A TEAM FROM NEW YORK CITY REFLECTS
By Hana Alberts
It was only the fourth day of Chapin's school year, but the varsity had been practicing daily for three weeks. The imminent burden of schoolwork had put a slight damper on the happy-go-lucky atmosphere of preseason, but our spirits nevertheless remained high.
At 7 a.m. on Tuesday, September 11th, our team's main goal of the day was nothing more than to reduce the number of warmup laps we had to run.
I remember that the cloudless sky was a glorious, luminous shade of blue. The sun rose over the East River, temporarily blinding the team and drawing elongated silhouettes of us on the field that danced over the AstroTurf as we practiced.
I remember our nylon jackets lining the side of the field in aimless piles. It was one of those chilly mornings in early fall, but as practice continued, many of us shed the sweatshirts and windbreakers we had donned in the wee hours of the morning.
I remember what seemed like thousands of little neon colored cones, winding and snaking across the field, set up so that we could practice our drags and pulls.
I remember the cheer that rang out when the coaches announced that it was time to scrimmage, and the good natured grunts, groans, and yelps that echoed while we were playing.
I remember girls ambling towards school, weighed down by stickbags and backpacks, but calling jokes and reminders to each other, making plans to meet up after school at the Starbucks or Bagel Bob's.
I remember staying a few extra minutes at the field to practice my penalty flick on the goalie, and glancing at my watch only to learn that if I didnt leave that instant, I would be late for school.
I remember that the team clicked. That morning practice was one of the first indications. Six seniors had graduated the previous year, and we had wondered how the team would ever recover. Somehow, miraculously, we filled that void with enthusiasm, perseverance, and an indescribable spirit. There's no other way to explain it. We were perfect.
But the rest of September 11th was a blur.
As I walked home with my stickbag on my shoulder, surrounded by policemen and wailing sirens, I couldn't believe that it was less than three hours since practice had ended. It was as if I had stepped into an alternate universe, one that held an alien reality, far away from field hockey and everything I had known was true before.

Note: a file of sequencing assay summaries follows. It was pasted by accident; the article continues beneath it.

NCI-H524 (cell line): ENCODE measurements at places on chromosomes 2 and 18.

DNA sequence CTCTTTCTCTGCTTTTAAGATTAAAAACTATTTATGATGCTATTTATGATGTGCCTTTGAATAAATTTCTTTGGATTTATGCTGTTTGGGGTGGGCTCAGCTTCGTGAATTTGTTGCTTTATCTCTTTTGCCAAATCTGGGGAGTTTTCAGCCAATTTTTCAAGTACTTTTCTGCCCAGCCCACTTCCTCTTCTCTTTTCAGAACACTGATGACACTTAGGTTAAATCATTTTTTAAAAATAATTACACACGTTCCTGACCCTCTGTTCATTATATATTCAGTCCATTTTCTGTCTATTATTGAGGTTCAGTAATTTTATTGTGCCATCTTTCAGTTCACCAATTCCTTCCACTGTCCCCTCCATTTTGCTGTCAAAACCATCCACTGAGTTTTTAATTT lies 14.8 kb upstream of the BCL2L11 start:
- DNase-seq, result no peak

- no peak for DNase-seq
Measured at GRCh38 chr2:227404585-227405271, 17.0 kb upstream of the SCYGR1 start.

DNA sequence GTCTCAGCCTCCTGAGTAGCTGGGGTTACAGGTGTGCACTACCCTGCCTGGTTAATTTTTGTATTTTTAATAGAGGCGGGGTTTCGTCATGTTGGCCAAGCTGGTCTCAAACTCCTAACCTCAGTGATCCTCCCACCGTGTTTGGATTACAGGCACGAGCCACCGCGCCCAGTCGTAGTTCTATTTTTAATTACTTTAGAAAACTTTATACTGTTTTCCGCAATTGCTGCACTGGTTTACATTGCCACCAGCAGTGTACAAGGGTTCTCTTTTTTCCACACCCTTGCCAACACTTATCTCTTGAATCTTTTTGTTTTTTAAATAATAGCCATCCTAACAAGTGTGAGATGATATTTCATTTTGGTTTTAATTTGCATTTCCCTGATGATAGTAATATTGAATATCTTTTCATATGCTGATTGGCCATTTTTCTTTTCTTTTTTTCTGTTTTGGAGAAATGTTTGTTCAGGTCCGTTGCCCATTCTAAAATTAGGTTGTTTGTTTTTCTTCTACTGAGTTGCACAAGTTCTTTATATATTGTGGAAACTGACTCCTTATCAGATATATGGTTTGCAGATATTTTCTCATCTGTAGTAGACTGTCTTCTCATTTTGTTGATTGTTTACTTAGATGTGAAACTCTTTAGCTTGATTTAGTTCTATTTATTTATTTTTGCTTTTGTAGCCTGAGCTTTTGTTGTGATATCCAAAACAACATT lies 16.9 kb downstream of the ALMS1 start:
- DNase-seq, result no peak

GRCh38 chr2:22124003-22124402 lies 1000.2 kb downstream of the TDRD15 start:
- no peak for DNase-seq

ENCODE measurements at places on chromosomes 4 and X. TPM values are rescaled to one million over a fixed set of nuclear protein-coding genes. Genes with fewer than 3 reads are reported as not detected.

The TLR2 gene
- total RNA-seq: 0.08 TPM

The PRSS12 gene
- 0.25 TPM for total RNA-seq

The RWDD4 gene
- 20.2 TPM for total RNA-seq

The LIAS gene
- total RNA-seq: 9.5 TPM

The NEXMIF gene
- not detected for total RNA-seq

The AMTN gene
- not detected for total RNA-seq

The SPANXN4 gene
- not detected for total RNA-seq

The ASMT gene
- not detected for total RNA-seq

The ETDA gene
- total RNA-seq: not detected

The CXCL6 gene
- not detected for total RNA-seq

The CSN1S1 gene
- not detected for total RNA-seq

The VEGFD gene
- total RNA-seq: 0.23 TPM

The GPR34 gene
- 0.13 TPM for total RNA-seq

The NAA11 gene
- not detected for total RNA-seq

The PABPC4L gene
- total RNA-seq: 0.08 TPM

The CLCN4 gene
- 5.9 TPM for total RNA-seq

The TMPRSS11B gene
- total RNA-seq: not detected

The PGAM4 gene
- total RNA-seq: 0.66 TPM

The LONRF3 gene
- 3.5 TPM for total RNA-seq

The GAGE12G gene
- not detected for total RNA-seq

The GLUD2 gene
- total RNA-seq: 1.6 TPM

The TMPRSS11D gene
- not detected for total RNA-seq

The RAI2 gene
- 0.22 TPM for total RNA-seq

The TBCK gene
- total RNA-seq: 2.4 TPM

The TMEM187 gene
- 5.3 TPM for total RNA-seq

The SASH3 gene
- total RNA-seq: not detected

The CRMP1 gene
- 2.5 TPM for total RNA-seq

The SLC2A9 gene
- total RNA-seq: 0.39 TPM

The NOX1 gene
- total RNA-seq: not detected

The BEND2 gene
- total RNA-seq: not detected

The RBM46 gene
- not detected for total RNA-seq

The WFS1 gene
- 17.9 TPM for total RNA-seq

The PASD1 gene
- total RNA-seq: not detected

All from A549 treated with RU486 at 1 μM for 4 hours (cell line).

After three days of rapid heart-stirring change, I was relieved to indulge in my team's compassionate support on that Friday afternoon when we practiced again. We could all channel our energy, confusion and frustrations into hockey to help us come to terms with the events of the week.
A week after the attack, our scrimmage against a Long Island team was canceled. That particular school had suffered such heavy losses that their team hadn't had a chance to practice.
I remember thinking that Chapin was blessed to have comparatively small losses from such a terrific tragedy. But it occurred to us that our practice, just three days after the attacks, was more than a return to normalcy. Our practice wasn't beneficial just for our skills; it had become a coping mechanism.
Hockey practice was safe, because terrorism could not destroy its invincible spirit as it did the World Trade Center. Playing field hockey was therapeutic. It was something familiar, exciting and challenging, that we loved and knew we could understand, even when we couldnt answer all of our questions about terrorism. It was a comfort and an escape at the same time.
In the light of global war and international turmoil, it is ironic that field hockey did not lose importance to us over the season. Instead, we bestowed on it an even greater significance than before. Of course, we acknowledged that it is important to see the big picture, and to view events in our own lives in relation to the more weighty ones of the world.
However, in this time of crisis, it was important to focus on the little things that we could control, like running an extra lap at practice or taking a couple more practice penalty strokes. Thirty teenage girls are powerless in the face of terrorism.
True, we couldnt do anything to reverse New York City's tragic losses, but we could aim to improve our season, our skills, and our selves, so that the few concrete things in our control are developed to their fullest potential.
A few weeks after the attack, all thirty team members and two coaches sat in a circle on the field and each person explained to the group why she joined the team.
The answers varied. For some, it was our traditions: the cheers, the gummy bears attached to our shirts that we eat when we score a goal, the team carbo-loading dinners. For others, it was the feeling of being part of a tight-knit group.
But, for most, it was simply the game. We loved to play. The fun and satisfaction that comes from playing hockey with a group of dedicated, skilled individuals is unparalleled. That day, we were all reminded why we played hockey in the first place. It was a diversion from attack, but it was also a way to fill a void in our lives that tragedy had created.
September 11th may have changed our lives to an alarming degree, but field hockey was our constant. We needed that bulwark of support. Everybody needed a pillar of strength, and we felt lucky that we had already found ours.
Hana Alberts, a sweeper, was a member of the class of 2001 at The Chapin School in New York City, a scant two miles from the World Trade Center. She matriculated to Harvard in the fall of 2002.